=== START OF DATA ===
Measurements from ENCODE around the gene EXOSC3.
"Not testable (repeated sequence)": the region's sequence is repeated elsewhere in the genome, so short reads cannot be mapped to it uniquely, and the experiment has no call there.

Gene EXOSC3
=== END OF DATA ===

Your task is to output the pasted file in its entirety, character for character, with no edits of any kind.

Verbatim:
Measurements from ENCODE around the gene EXOSC3.
"Not testable (repeated sequence)": the region's sequence is repeated elsewhere in the genome, so short reads cannot be mapped to it uniquely, and the experiment has no call there.

Gene EXOSC3